I recently found this saved on my computer. I wrote it last December--it made me laugh, so I figured it was worth sharing.
We (my mom, dad, sisters and I) went to Chestertown for a few days; sort of a wedding anniversary trip for my parents...with the 3 kids along as a bonus present. I know they found it incredibly romantic. "What are we doing next?" "Where are we going now?" "I'm cold." "I'm hot." "My feet are cold." "Get your feet off of me! God!" "Where are we going now?" "Do you have any lotion?" "I'm thirsty." "Does anyone have a mint?" "I need to go to the bathroom again." "Where are we?" Yes, the 3 kids ARE all over 16. And yes, we (meaning my two younger sisters, not me of course), still sound like that.
Oh, you've never heard of Chestertown? How about Betterton? No? Umm...does Still Pond ring a bell? Rock Hall? No? That's okay, too. I saw a t-shirt once that read "Where the hell is Betterton?" on the front. On the back it said "It's 12 miles from Still Pond." That's a knee slapper.
Ever seen the movie "Runaway Bride"? You know the town in that movie? That's about half an hour away from Chestertown. Don't worry, it's not like the town in the movie. It's smaller. We used to go there a lot because my grandparents had a condo in Betterton. It's fun in the summer: deserted beaches, swimming in the Chesapeake Bay, swimming in deserted swimming pools, hunting for sea glass, long walks around a tiny little town while whistling the theme song from Andy Griffith...those were the days. In the winter, however, it's a little different. Or rather, it's the same, which is the problem. Deserted beaches, walking along the Chesapeake Bay, looking at deserted swimming pools, hunting for sea glass, long walks around a little town while whistling the theme song from Andy Griffith...all while it's 30 degrees and windy and damp and occasionally raining.
My Grandfather doesn't have the condo anymore, so we were staying in a Holiday Inn with all the duck hunters that come down 'round those parts this time of year. They started the continental breakfast at 4 AM so those men could get out early and shoot them some nice mallards. I've never seen so many men in camo, and I've never heard anybody so loud, either. Some of the duck killers must have stayed above us, because around 4 AM, we heard them tramping back and forth across the floor. They must have walked back and forth at least 20 times in their mud boots, probably banging the butt of their gun along the floor as they walked. It's always nice to get in an elevator with 2 men in camoflauge holding rifles that come to their waist. Kind of makes you want to either a) wait for the next elevator or b)flatten yourself against the opposite wall of the elevator. As the men were friendly and I didn't want to appear rude, I opted for the latter. I thought I was doing pretty well in hiding my anxiety: I didn't stare at the guns and I managed to smile, I just also had myself flattened to the wall. My mom gave it away when she said, "We'll ride with you so long as you're careful not to shoot us." With 4 women flattened to the opposite wall and falling over one another to get as far away from them as possible, I bet they had no idea we were a little nervous.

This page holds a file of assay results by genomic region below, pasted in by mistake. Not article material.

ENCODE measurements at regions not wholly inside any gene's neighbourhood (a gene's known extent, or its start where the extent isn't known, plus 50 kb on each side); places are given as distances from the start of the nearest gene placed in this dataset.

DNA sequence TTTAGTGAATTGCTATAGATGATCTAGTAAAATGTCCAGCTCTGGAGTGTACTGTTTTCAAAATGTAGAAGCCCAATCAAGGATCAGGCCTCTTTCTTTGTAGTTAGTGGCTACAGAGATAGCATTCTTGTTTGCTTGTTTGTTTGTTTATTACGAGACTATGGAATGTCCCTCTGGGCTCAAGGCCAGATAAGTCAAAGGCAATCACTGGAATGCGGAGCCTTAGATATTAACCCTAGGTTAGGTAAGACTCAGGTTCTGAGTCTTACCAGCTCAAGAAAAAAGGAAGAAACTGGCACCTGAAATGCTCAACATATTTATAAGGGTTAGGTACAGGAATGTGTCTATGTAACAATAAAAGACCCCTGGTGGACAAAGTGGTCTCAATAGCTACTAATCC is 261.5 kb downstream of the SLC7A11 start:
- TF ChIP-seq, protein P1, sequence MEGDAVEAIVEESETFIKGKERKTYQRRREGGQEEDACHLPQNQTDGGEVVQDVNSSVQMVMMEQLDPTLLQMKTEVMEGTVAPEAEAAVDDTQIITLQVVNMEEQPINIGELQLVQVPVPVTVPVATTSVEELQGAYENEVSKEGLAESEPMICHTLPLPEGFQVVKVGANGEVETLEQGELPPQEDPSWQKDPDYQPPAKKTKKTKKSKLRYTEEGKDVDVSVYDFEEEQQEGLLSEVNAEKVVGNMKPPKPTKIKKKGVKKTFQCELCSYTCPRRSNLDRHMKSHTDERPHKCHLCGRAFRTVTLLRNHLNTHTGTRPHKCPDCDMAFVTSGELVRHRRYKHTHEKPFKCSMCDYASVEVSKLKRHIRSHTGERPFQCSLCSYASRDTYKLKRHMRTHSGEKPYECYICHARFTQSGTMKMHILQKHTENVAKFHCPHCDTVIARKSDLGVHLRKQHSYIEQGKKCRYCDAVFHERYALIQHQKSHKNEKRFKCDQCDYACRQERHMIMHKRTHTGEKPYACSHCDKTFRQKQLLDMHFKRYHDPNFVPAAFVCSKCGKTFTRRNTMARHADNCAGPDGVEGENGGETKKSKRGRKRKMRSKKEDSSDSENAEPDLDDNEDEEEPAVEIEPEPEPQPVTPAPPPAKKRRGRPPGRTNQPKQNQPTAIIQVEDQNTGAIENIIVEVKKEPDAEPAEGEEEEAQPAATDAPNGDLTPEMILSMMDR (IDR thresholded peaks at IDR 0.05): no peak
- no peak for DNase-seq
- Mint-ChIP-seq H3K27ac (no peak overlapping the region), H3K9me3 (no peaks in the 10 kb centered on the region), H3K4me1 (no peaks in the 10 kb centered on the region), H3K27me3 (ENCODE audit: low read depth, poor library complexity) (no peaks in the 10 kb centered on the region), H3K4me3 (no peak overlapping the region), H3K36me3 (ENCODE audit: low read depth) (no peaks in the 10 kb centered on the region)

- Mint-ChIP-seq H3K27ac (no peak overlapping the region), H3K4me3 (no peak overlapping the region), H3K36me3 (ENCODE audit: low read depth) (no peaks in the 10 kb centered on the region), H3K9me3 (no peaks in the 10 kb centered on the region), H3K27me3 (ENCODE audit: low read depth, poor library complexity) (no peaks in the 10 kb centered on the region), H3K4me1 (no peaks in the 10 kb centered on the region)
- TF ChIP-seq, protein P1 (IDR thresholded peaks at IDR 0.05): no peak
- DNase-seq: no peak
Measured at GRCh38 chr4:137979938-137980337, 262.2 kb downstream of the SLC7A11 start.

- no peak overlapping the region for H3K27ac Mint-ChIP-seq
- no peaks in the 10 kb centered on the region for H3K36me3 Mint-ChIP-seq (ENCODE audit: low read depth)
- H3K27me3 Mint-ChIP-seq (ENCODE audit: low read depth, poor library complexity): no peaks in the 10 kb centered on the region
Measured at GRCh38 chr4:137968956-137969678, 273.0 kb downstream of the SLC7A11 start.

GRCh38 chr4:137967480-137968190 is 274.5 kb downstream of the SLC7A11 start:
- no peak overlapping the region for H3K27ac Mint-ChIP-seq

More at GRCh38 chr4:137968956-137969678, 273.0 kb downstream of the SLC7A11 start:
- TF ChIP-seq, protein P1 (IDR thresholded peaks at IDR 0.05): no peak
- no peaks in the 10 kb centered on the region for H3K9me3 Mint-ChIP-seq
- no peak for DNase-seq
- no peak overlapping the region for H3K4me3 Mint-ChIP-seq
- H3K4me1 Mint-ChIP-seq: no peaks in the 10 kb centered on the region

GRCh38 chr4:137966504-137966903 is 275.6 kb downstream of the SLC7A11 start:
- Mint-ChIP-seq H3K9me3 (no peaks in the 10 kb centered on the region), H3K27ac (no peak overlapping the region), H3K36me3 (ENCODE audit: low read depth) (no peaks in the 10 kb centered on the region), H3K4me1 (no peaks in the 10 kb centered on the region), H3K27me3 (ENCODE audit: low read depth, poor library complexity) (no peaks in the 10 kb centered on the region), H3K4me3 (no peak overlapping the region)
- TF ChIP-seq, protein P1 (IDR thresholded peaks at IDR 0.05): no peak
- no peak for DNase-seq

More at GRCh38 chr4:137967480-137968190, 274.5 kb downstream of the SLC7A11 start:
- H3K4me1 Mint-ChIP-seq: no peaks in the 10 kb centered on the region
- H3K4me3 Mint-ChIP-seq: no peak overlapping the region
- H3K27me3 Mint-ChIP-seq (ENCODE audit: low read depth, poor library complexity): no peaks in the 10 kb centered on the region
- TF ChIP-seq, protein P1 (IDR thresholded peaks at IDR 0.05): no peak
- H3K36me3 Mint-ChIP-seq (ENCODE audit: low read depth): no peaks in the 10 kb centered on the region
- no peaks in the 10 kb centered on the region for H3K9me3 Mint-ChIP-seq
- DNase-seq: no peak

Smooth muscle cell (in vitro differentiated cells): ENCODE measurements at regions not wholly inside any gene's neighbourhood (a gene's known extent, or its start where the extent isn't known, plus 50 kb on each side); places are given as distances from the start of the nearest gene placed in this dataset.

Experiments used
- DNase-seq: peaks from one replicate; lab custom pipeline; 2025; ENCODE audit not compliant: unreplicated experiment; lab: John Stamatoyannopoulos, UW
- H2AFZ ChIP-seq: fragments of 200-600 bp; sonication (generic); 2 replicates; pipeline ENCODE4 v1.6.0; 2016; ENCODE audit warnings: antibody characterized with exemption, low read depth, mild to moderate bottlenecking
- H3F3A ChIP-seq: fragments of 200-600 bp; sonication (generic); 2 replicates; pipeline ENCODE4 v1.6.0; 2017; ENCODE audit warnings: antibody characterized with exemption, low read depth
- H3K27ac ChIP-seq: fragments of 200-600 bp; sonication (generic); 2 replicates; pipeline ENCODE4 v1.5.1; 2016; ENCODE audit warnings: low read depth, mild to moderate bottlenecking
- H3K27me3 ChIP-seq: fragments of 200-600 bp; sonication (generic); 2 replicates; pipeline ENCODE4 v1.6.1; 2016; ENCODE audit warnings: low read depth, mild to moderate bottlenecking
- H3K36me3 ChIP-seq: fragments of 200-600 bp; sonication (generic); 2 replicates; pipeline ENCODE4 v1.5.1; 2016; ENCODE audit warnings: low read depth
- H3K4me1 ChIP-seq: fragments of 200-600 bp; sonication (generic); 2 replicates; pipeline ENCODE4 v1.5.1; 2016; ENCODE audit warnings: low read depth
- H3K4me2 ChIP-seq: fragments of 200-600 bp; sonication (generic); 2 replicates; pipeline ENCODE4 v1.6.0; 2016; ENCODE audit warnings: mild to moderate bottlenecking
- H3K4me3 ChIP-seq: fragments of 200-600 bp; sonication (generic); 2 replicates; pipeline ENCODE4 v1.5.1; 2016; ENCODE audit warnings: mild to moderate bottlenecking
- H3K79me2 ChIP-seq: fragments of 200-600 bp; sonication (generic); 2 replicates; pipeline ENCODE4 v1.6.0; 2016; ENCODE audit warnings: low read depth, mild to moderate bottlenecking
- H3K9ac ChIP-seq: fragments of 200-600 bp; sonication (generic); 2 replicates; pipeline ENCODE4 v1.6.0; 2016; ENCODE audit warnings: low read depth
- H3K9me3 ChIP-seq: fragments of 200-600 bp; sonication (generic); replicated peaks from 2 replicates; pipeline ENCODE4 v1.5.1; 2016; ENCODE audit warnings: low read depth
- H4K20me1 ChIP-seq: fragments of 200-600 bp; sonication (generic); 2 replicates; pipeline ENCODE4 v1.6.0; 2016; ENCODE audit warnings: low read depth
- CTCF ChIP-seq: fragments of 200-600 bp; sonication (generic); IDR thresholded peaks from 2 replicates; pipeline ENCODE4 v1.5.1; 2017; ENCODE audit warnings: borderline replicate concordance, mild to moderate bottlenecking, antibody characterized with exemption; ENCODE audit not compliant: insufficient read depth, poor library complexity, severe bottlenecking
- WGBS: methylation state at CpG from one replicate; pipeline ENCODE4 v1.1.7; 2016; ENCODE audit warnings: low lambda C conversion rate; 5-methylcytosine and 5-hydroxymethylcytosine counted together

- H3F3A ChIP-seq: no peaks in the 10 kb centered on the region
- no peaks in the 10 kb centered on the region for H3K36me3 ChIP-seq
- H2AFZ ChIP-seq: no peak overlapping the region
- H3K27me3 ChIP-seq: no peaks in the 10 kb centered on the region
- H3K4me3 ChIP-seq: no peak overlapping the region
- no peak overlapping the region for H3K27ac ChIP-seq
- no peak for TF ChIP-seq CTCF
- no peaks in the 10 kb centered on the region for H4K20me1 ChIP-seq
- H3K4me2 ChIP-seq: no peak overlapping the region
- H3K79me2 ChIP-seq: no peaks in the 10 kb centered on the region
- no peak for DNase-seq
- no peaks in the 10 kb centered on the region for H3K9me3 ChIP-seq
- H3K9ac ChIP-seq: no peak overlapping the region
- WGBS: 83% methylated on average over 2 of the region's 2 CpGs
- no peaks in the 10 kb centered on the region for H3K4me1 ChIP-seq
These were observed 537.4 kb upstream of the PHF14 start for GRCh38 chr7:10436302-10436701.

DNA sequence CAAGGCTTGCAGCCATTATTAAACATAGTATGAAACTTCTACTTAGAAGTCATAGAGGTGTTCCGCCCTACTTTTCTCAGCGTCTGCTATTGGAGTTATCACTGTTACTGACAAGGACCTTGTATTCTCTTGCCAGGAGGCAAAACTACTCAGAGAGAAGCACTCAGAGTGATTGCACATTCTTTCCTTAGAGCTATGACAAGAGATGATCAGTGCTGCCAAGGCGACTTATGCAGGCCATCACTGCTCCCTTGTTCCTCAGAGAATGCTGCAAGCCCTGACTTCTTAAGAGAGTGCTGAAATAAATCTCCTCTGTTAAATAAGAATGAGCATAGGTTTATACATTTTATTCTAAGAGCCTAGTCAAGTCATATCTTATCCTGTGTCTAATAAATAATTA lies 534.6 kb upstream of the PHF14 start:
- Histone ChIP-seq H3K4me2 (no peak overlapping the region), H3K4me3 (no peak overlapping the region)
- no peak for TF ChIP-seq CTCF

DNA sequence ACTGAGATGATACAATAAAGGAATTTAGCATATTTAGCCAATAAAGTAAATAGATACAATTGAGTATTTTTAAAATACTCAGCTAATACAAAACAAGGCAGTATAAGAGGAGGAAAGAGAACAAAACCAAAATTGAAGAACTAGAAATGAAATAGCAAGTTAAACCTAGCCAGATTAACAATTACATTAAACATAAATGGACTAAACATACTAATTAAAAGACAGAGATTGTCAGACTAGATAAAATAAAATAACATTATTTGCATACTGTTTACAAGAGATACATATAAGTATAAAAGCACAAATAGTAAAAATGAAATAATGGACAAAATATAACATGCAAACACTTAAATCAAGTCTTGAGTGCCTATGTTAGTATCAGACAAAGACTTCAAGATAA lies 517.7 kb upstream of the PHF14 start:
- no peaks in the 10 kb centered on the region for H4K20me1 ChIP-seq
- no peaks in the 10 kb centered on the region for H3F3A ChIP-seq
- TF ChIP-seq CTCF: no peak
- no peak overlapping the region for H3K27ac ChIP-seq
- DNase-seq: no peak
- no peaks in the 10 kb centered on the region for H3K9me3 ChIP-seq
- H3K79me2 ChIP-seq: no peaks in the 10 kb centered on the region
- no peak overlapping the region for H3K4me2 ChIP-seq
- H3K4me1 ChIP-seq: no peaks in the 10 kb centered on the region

The best time, however, was when we went into the country store/liquor store/restaurant. There aren't many places left where you can buy a six pack of beer, a cheeseburger, a piece of coconut cake, handpainted oyster shell Santa Clause ornaments, and greeting cards all in the same place. We didn't initially go there for lunch, we went to go to the bathroom. See, we had already stopped at the country store in Betterton--the one with the green ham slabs sitting out, but they didn't have a bathroom. So my mom asked "Is there anyplace you know of that we can use a bathroom between here and Rock Hall?"
"Between here and Rock Hall?" the woman thought, clearly puzzled. "Here...and Rock...Hall...you know, I don't think there is. There's really not much between here and there, and I don't think there's any place that would have a public restroom. No...no...I'm pretty sure there isn't anything between here and Rock Hall. Sorry girls!" she said cheerily. "It's too bad the corn's been cut, you could've just used a corn field. That's what I have my grandkids do."